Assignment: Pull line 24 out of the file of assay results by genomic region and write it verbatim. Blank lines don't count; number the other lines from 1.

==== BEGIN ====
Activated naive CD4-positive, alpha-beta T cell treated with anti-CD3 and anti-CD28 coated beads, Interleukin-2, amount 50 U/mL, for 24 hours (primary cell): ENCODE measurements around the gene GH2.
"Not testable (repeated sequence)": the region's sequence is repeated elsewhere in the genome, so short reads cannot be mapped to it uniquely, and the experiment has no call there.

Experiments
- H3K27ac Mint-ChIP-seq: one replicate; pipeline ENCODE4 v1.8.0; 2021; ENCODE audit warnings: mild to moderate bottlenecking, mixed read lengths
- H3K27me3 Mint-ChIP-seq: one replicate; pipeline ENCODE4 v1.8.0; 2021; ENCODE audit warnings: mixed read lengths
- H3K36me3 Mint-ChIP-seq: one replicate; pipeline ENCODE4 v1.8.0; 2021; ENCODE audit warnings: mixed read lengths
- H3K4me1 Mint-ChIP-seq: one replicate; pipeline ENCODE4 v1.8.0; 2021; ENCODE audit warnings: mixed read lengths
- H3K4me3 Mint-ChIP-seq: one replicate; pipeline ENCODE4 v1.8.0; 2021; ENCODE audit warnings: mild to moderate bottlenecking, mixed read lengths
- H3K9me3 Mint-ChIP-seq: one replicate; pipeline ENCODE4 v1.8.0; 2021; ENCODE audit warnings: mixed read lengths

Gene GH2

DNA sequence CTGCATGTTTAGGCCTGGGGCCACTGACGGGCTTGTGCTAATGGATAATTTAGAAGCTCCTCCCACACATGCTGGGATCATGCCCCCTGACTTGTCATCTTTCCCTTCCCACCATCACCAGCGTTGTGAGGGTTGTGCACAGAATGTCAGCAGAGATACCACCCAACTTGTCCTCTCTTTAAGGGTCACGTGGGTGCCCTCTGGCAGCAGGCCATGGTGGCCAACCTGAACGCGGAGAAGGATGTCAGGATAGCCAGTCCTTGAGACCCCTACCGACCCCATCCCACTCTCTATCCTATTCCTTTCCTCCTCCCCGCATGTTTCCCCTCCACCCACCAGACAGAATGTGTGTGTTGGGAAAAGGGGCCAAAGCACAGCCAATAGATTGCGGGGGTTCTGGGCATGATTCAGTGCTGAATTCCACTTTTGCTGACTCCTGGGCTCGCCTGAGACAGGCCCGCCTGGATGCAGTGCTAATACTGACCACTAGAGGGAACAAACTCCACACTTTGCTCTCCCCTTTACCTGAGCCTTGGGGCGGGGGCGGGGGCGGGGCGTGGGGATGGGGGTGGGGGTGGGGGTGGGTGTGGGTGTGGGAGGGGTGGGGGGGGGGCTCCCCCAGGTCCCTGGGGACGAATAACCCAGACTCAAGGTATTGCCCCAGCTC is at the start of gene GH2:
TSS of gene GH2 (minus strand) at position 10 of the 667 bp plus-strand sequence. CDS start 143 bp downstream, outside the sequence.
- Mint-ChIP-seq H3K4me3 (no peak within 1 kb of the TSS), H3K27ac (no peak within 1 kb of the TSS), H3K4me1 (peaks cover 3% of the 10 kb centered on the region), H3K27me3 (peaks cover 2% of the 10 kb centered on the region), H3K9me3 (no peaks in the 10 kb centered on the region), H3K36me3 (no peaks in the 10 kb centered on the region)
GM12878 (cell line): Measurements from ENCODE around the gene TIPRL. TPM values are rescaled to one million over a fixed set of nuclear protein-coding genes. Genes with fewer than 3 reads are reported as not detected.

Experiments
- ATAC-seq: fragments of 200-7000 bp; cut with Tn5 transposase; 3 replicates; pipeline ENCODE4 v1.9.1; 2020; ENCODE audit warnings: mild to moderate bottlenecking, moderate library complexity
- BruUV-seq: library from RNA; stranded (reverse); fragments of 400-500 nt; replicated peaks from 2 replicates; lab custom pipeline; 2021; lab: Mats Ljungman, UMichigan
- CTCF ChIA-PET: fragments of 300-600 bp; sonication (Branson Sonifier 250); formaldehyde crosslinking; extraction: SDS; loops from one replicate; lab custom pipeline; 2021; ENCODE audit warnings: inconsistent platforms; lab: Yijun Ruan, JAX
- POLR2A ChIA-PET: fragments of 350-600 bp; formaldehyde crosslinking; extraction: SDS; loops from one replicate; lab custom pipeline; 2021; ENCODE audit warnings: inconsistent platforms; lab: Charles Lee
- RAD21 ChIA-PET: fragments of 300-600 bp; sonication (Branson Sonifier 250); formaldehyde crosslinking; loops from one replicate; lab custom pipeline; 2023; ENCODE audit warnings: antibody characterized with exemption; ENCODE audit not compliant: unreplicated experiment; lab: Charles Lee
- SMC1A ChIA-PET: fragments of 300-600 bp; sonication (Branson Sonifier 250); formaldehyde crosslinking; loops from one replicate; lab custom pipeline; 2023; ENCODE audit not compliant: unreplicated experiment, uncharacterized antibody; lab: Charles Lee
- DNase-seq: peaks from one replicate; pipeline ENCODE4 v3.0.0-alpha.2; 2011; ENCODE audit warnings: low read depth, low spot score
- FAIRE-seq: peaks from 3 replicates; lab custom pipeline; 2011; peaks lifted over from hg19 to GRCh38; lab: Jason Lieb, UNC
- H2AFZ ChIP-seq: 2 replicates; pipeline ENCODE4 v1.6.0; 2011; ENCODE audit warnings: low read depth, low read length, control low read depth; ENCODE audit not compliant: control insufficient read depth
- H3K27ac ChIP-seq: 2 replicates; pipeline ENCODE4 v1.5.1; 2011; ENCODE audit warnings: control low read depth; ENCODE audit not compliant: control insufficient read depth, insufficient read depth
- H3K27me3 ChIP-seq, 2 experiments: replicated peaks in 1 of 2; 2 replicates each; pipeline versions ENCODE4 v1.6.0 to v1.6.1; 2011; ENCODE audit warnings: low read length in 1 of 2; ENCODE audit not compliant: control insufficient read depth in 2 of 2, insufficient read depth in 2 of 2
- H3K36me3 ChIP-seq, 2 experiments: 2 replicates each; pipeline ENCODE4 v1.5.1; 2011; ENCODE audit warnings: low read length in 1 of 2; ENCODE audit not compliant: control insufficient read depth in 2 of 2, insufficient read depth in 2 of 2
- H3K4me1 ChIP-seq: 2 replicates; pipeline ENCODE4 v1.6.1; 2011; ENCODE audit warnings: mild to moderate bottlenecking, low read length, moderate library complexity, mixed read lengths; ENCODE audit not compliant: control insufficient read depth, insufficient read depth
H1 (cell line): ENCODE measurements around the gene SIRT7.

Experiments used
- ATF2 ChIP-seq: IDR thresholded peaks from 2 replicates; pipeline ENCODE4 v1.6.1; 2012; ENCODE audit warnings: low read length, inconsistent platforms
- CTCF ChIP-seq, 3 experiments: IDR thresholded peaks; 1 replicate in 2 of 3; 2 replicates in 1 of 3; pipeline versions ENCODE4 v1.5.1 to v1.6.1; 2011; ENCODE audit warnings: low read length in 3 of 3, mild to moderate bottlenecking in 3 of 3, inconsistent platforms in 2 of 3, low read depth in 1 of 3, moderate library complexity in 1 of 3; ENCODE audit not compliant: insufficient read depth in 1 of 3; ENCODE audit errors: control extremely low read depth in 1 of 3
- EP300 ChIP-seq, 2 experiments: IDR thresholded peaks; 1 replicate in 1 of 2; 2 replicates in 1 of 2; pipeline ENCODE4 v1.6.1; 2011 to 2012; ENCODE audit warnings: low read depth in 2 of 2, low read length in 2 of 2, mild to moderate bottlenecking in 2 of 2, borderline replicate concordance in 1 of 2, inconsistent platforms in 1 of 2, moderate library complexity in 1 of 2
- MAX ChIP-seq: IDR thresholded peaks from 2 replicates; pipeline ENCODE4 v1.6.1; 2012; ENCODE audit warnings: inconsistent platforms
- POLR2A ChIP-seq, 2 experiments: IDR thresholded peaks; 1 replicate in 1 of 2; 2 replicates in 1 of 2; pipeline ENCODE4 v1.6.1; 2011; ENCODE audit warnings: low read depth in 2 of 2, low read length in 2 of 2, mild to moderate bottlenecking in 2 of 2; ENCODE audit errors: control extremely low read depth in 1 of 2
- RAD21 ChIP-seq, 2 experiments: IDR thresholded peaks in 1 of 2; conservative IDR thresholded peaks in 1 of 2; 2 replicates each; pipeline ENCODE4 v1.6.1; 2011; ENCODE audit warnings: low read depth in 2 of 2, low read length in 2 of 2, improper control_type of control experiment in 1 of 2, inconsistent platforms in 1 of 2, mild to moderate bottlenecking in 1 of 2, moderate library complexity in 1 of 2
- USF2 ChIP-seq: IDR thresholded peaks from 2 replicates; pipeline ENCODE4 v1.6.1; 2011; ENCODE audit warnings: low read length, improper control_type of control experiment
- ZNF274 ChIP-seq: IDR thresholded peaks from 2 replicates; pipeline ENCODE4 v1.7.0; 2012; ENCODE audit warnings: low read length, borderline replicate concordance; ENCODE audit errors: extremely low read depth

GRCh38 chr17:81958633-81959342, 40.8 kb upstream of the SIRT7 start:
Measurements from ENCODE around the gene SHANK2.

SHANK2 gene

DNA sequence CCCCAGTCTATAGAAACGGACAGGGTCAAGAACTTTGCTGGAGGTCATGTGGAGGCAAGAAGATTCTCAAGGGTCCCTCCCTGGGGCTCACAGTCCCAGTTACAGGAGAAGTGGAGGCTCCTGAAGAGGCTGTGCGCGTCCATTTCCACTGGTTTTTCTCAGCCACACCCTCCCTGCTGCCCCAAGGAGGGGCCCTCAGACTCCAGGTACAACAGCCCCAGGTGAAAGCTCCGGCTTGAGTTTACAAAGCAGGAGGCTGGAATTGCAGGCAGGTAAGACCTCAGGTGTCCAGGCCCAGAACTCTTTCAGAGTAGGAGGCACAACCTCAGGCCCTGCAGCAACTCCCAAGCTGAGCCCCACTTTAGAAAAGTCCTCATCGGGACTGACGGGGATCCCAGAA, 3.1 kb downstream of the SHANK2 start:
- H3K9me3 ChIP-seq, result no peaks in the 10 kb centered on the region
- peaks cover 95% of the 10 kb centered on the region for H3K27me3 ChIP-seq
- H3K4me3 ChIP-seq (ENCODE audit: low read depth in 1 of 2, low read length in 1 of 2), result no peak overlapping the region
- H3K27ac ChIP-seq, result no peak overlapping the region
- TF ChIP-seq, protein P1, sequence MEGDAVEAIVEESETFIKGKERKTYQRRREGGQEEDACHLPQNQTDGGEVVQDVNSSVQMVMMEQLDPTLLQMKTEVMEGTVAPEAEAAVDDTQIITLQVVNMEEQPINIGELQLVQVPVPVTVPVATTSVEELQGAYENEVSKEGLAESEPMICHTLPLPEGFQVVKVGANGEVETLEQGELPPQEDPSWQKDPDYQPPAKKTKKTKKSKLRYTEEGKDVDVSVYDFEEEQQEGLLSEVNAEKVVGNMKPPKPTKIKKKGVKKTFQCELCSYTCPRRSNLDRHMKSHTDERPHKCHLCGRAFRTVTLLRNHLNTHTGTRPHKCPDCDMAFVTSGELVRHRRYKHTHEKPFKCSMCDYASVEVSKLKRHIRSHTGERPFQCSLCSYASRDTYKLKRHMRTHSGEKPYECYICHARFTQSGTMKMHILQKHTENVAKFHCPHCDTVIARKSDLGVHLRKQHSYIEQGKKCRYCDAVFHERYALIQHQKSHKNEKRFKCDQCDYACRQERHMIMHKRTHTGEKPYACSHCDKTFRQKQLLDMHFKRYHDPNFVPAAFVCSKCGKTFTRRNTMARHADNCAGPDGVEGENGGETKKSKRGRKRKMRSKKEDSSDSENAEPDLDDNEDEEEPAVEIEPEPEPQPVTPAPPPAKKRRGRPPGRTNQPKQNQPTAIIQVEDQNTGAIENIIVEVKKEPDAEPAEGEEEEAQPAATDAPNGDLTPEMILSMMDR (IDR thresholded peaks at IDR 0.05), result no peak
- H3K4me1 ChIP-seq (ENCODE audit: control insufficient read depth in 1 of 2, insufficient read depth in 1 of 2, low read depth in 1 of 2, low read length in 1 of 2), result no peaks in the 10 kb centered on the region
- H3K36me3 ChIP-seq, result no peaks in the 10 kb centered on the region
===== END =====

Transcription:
- H2AFZ ChIP-seq: 2 replicates; pipeline ENCODE4 v1.6.0; 2011; ENCODE audit warnings: low read depth, low read length, control low read depth; ENCODE audit not compliant: control insufficient read depth